Tag Archives: nanowrimo 2009

November Activity Results

I finished the month only on a partially successful note. Both ventures were a great deal of fun, and brought me some valuable insights. I even learned from trying to do them in the same month. One thing I took from November’s activities is that they are do–able in the same month.

NaNoWriMo: My Incomplete Success

First the bad news: My novel remains unfinished. I didn’t meet my goal of 50,000 words by November 30. And I’m alright with that. In fact, I’ll be fine with it but not yet—hat’s coming.

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Facing November Week Four

Monday morning I’m
three poems in arrears and some
thousands words behind.

©2009 Shari Lynne Smothers

This is a short Haiku to convey my rising anxiety about the projects I’ve taken on.

I can deal with being three poems behind–on  a regular day. But, because I’ve taken on NaNoWriMo and I’m very far behind, my anxiety is reaching  a feverish pitch.

My writing could well be over for NaNoWriMo, except the characters are still alive in my head. I’ve got all these ideas and twists and I let time get away from me. Well, I let family and events get in the way, cardinal November sin.

Ultimately, I’m not out of the game until November 30th. So, with ideas still to record, creativity still flowing, I need to open their creative outlet. I’ll take these last eight days and make the best of it.

Benefits of Brainstorming

NaNoWriMo 2009 Update

Some people say that they don’t write with an outline. I get that. It was great fun letting my characters meet new characters, and watching them evolve. However, I’m learning what I can and cannot do regarding leaving them their own devices.

In short order I’ve managed to get a good bit behind in my writing. However, I have good reason. I needed to go back and do some mapping. It turns out that these characters with lives and personalities still need some guidance. Especially if I’m going to get them to the point of fulfilling my ideas.

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Listen to The Rhythm

Poets know that poems are songs, but few of us realize that novels are too.

~ from Walter Mosely’s book, This Year You Write Your Novel

Although I don’t hear it quite clearly, I’m definitely going with the flow of something. There are rhythms to the actions of the characters. Even as I try to steer them, they move those individual cadences. So, I have to let them go in hopes of keeping them believable.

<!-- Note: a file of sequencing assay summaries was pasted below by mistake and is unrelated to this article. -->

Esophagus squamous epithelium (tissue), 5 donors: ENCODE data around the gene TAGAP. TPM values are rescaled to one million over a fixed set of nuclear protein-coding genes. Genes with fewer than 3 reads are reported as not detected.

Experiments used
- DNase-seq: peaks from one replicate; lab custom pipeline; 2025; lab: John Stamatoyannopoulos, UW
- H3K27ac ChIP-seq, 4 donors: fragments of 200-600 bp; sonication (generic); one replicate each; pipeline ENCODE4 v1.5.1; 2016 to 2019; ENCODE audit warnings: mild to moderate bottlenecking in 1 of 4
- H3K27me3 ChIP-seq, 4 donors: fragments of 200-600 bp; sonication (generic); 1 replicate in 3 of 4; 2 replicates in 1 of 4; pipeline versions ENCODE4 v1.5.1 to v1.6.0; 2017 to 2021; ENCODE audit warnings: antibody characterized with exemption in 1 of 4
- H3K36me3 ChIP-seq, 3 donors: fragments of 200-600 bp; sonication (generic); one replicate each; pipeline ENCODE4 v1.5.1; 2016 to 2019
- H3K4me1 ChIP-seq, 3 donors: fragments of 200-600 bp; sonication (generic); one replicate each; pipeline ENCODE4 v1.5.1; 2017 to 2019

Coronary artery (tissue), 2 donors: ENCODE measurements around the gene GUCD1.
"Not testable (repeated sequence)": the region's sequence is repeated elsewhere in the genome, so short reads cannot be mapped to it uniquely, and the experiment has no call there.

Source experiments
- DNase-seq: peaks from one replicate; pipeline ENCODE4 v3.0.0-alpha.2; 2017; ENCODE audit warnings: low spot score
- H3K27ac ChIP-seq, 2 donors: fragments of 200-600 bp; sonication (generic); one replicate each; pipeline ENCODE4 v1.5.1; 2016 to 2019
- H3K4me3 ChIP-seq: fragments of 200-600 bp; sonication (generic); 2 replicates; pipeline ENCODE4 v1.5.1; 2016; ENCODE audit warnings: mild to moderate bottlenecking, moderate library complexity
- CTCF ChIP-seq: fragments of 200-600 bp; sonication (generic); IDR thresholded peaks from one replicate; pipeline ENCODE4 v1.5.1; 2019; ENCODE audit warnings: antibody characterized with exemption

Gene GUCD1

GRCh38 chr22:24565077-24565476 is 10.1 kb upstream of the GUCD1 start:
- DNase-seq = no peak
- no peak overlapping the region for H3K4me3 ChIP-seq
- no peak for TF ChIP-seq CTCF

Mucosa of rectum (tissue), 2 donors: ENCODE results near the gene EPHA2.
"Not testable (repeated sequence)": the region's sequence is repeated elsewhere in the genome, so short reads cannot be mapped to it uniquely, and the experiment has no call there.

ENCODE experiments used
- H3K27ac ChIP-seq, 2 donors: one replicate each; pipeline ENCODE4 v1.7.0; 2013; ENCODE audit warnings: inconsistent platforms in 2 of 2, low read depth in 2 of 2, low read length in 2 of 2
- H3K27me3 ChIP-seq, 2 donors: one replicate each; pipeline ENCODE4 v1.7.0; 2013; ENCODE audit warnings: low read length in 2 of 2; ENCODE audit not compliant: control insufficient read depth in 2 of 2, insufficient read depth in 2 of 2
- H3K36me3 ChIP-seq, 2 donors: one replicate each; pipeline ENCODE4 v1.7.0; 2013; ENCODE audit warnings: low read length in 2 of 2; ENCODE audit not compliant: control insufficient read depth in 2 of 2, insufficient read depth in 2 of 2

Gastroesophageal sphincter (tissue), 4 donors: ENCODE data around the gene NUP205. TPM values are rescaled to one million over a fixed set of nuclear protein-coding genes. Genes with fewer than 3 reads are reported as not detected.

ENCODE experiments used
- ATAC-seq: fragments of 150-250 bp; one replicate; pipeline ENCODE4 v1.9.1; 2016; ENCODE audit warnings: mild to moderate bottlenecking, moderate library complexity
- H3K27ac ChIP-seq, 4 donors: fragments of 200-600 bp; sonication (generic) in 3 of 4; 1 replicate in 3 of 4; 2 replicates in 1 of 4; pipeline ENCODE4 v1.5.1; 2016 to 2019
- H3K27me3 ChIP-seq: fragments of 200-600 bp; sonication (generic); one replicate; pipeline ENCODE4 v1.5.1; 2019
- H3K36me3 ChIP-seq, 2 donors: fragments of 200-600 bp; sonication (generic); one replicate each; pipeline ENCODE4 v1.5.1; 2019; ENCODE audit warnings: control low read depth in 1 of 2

Otherwise they are contrived and unbelievable. Contrived characters in stories can be painful to read. Characters that are made to do things contrary to their nature, just to make something else fit, are really annoying. As my story works itself out, I’m on guard to respect the rhythms.

What do you look for as you write a novel? Are there sticking things in books that put you off?

NaNoWriMo: Day 3

It’s three days into the writing projects and I’ve learned some useful stuff that will help me to get through. Being flexible is helpful because the effort is so new to me. Tell me what you think.

The 6 characters I met on the first day, must have been waiting in the wings, because they were not on my first list. One of those new characters emerged as a possible transformation subject, which would make her a major player. Needless to say, it was really nice to meet her. She was very round right off the bat so I’ll definitely let her do her thing.

Day 2 revealed more about the plot and the big news and big secret (yet to be revealed to me).

Day 3 is working out to be a transition day. I’ve learned useful things about my writing process. Some of them I won’t be able to use until tomorrow:

  1. Writing for hours, chasing my imagination across the page is fun
  2. It’s easy to let other important tasks get my attention, (case in point, yesterday’s short progress – only 1,024 words)
  3. It helps to de-claw my inner critic by saying I know this will suck but I’m moving forward anyway
  4. Writing before work requires early rising that I’m still struggling with (should’ve practiced that in October)
  5. I still get distracted by a good Saints football game, (gotta be on guard for that)

I’ve got more work assignments to complete, then get a late lunch before I get to writing. I definitely want to flip this order for tomorrow. When do you do your first writing of the day?

NaNoWriMo: My First Day

This year I’ve gotten a lot more involved with the activities surrounding NaNoWriMo, and it’s helpful. The opportunities to compete and commiserate are encouraging. It’s a solitary job that doesn’t feel like I’m doing it alone.

I’m excited about my first day’s progress! Having written 3,001 words is a good sign. And although the writing still feels foreign, I’m getting more familiar with the characters. They have traits and quirks that are filling out the frames I thought up for each of them. My new character are interesting, too.

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